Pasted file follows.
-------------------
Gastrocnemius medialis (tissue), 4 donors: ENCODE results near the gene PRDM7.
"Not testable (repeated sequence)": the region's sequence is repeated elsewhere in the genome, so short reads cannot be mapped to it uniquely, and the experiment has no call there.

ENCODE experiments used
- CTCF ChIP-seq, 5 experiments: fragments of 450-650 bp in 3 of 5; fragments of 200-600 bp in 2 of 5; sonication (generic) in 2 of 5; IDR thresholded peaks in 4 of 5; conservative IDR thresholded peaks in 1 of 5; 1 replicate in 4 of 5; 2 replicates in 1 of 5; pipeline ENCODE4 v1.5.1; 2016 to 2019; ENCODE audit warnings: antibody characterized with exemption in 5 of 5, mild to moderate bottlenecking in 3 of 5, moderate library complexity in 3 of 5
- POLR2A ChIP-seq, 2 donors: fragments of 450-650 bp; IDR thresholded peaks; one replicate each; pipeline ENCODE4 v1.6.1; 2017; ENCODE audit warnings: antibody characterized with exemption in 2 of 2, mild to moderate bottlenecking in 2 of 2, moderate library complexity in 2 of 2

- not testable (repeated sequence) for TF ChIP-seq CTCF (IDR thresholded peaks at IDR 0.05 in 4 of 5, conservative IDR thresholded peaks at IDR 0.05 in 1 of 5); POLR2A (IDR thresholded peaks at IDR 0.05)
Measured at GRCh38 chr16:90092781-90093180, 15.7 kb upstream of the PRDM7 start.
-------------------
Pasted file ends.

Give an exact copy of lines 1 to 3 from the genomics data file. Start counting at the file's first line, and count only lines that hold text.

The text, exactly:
Gastrocnemius medialis (tissue), 4 donors: ENCODE results near the gene PRDM7.
"Not testable (repeated sequence)": the region's sequence is repeated elsewhere in the genome, so short reads cannot be mapped to it uniquely, and the experiment has no call there.

ENCODE experiments used